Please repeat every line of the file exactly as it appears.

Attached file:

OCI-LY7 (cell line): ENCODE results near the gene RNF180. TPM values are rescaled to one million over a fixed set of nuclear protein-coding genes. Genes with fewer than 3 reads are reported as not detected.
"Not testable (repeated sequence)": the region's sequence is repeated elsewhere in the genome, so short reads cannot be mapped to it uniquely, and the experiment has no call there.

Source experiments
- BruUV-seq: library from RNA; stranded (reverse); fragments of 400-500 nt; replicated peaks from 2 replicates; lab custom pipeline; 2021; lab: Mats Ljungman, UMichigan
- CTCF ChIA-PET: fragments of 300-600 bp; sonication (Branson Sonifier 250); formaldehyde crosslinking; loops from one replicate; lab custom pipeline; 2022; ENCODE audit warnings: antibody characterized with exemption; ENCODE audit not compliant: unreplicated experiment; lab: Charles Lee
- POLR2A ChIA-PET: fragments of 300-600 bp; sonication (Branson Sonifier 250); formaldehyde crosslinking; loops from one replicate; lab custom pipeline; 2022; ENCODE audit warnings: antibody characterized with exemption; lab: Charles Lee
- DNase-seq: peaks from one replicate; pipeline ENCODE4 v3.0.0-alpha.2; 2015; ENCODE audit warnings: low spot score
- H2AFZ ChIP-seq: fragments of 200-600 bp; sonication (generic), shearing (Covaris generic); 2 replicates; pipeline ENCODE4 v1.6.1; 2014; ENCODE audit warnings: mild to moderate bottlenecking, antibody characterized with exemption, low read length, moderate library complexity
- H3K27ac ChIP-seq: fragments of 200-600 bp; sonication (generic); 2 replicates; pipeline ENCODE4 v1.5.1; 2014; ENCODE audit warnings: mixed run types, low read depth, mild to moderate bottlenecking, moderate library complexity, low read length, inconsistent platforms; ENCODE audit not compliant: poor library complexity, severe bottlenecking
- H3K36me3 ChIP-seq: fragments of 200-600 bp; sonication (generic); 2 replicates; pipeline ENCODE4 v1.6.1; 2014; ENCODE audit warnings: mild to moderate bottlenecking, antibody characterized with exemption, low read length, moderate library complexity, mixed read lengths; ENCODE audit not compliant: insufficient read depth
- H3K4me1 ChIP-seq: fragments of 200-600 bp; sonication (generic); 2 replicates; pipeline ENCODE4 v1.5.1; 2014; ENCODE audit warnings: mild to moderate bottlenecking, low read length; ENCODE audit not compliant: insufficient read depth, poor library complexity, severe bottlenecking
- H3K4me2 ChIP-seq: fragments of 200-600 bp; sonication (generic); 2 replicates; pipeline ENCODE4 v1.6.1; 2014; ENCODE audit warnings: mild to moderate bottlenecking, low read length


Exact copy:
OCI-LY7 (cell line): ENCODE results near the gene RNF180. TPM values are rescaled to one million over a fixed set of nuclear protein-coding genes. Genes with fewer than 3 reads are reported as not detected.
"Not testable (repeated sequence)": the region's sequence is repeated elsewhere in the genome, so short reads cannot be mapped to it uniquely, and the experiment has no call there.

Source experiments
- BruUV-seq: library from RNA; stranded (reverse); fragments of 400-500 nt; replicated peaks from 2 replicates; lab custom pipeline; 2021; lab: Mats Ljungman, UMichigan
- CTCF ChIA-PET: fragments of 300-600 bp; sonication (Branson Sonifier 250); formaldehyde crosslinking; loops from one replicate; lab custom pipeline; 2022; ENCODE audit warnings: antibody characterized with exemption; ENCODE audit not compliant: unreplicated experiment; lab: Charles Lee
- POLR2A ChIA-PET: fragments of 300-600 bp; sonication (Branson Sonifier 250); formaldehyde crosslinking; loops from one replicate; lab custom pipeline; 2022; ENCODE audit warnings: antibody characterized with exemption; lab: Charles Lee
- DNase-seq: peaks from one replicate; pipeline ENCODE4 v3.0.0-alpha.2; 2015; ENCODE audit warnings: low spot score
- H2AFZ ChIP-seq: fragments of 200-600 bp; sonication (generic), shearing (Covaris generic); 2 replicates; pipeline ENCODE4 v1.6.1; 2014; ENCODE audit warnings: mild to moderate bottlenecking, antibody characterized with exemption, low read length, moderate library complexity
- H3K27ac ChIP-seq: fragments of 200-600 bp; sonication (generic); 2 replicates; pipeline ENCODE4 v1.5.1; 2014; ENCODE audit warnings: mixed run types, low read depth, mild to moderate bottlenecking, moderate library complexity, low read length, inconsistent platforms; ENCODE audit not compliant: poor library complexity, severe bottlenecking
- H3K36me3 ChIP-seq: fragments of 200-600 bp; sonication (generic); 2 replicates; pipeline ENCODE4 v1.6.1; 2014; ENCODE audit warnings: mild to moderate bottlenecking, antibody characterized with exemption, low read length, moderate library complexity, mixed read lengths; ENCODE audit not compliant: insufficient read depth
- H3K4me1 ChIP-seq: fragments of 200-600 bp; sonication (generic); 2 replicates; pipeline ENCODE4 v1.5.1; 2014; ENCODE audit warnings: mild to moderate bottlenecking, low read length; ENCODE audit not compliant: insufficient read depth, poor library complexity, severe bottlenecking
- H3K4me2 ChIP-seq: fragments of 200-600 bp; sonication (generic); 2 replicates; pipeline ENCODE4 v1.6.1; 2014; ENCODE audit warnings: mild to moderate bottlenecking, low read length